Requests to the ECJ for preliminary rulings are a common instrument regularly used by national courts that have to interpret or assess the transposition of national laws. Here, the responsible Court asks advice from the ECJ on how to interpret the basic act (the EU Directive 2001/18/EC) in order to properly assess and rule on the French transposition.

In this case, this is not a classical adversarial procedure with the two parties pleading.  Only the parties to the underlying national procedure (in casu the 9 anti-GM NGOs and the French government) as well as any Member State and EU institutions were allowed to submit written observations to the ECJ. So did Austria, Greece, the Netherlands, Sweden and the UK, together with the EU Council, Parliament and Commission.

The ECJ decided to listen to the parties and contributing states and institutions during a hearing in early October 2017. The advocate general made his opinion public on Jan. 18, 2018:

1 He stated that organisms obtained by mutagenesis are, in principle, exempted from the obligations in the Directive provided that they do not involve the use of recombinant nucleic acid molecules or GMOs. The mutagenesis exemption applies to all mutagenesis techniques, both to those known at the time of adoption of the Directive (2001) and those considered new in 2018.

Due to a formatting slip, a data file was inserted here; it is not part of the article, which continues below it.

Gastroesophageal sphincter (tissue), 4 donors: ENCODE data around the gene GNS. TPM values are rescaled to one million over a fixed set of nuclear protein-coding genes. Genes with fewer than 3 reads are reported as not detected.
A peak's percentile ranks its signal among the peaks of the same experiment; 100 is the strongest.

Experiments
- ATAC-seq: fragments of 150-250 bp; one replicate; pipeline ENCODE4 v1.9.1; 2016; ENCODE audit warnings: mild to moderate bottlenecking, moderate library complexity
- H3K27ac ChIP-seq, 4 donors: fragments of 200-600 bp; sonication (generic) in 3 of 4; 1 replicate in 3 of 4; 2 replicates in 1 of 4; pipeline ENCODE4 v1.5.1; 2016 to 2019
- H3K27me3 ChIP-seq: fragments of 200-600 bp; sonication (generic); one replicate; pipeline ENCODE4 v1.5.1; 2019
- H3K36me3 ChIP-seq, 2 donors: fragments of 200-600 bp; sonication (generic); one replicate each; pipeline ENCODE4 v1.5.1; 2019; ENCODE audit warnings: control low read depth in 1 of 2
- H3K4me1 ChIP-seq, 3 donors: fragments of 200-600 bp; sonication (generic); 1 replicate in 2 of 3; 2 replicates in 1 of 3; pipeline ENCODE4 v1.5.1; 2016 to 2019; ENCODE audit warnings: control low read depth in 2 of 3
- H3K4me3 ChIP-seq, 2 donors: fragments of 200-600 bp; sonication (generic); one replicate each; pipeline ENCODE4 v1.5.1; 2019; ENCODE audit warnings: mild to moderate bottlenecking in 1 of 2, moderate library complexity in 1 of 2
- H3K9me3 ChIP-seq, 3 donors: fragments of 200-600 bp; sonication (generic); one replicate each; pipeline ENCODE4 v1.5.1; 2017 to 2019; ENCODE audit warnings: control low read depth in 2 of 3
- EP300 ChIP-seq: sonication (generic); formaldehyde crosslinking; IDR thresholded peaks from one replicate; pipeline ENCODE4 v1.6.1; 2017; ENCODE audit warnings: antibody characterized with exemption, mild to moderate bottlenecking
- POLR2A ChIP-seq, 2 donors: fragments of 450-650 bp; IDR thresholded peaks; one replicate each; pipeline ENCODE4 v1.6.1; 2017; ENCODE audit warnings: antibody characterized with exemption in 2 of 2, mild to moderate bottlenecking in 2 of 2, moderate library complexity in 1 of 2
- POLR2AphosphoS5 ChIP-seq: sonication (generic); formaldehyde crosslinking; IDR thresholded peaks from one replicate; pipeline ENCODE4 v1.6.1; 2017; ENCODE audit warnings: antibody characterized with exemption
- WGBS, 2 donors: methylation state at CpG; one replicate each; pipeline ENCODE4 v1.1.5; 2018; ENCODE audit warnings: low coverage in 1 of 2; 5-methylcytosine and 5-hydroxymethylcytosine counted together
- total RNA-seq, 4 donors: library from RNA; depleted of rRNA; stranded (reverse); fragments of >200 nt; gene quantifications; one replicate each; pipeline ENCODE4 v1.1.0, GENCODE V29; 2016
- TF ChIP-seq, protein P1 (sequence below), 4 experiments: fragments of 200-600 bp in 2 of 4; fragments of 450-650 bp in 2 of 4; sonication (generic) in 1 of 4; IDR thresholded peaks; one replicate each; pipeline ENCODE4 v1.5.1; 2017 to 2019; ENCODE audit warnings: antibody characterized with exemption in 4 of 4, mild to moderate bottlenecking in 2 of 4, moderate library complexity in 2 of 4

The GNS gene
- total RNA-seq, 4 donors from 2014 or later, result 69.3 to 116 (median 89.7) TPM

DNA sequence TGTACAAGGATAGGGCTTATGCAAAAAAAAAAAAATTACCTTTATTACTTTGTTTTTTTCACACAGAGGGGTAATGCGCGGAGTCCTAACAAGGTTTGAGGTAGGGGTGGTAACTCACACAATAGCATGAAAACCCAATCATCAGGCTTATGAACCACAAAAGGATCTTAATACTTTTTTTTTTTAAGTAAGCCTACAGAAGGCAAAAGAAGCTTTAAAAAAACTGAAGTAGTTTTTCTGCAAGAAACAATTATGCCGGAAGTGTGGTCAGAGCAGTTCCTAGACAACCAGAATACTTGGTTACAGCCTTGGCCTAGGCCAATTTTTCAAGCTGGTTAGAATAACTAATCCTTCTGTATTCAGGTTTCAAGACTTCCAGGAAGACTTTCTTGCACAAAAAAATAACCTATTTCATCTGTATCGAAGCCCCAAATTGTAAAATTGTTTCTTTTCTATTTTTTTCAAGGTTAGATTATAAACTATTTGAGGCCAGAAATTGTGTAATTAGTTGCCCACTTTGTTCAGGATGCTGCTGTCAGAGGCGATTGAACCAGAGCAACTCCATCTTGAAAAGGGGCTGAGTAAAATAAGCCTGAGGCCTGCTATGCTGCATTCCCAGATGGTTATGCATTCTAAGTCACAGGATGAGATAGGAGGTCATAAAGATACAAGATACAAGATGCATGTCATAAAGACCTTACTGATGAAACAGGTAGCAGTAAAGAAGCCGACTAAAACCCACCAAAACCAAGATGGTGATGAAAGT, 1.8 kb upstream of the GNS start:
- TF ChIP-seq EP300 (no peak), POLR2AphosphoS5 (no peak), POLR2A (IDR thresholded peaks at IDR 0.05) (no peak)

1. Directive 2002/53/EC on the common catalogue of varieties of agricultural plant species is to be interpreted as exempting varieties obtained by mutagenesis from the specific obligations laid down therein for the inclusion of genetically modified varieties in the common catalogue of agricultural plant species.
  2. Member States are free to adopt measures regulating such organisms provided they respect overarching principles of EU law.
  3. The provisions of Directive 2001/18/CE for exempting specific techniques from its scope are still valid.

This opinion is only advisory and does not bind the Court in its final decision. However, it is an important step on the way to a ruling and advocates’ opinions are generally followed by the Court. Experience shows that such cases generally take between 15 to 24 months before the ECJ renders its decision. It will be then addressed to the national court that referred the questions. In casu, the Conseil d’Etat will then provide its national decision on the basis of this input.

 

This case goes far beyond the national borders as it will give guidance to the EU Commission on the interpretation…

 

Nevertheless, it is very clear that the case goes far beyond the national borders: the ECJ ruling will give guidance to the EU Commission for interpretation of Directive 2001/18/EC as regards the latest plant breeding methods. Importantly, the ECJ often takes its liberty to either solely address the concrete addressed questions or approach the subject in a way that allows for a more general interpretation beyond those. It is therefore unclear whether the ECJ in the end will provide conclusive guidance that may be used to clarify the regulatory status of the latest breeding methods

Editor’s Note: Emmanuel Lesprit is Director of Regulation & Innovation Affairs at the French Seed Union (Union Française des Semenciers – UFS)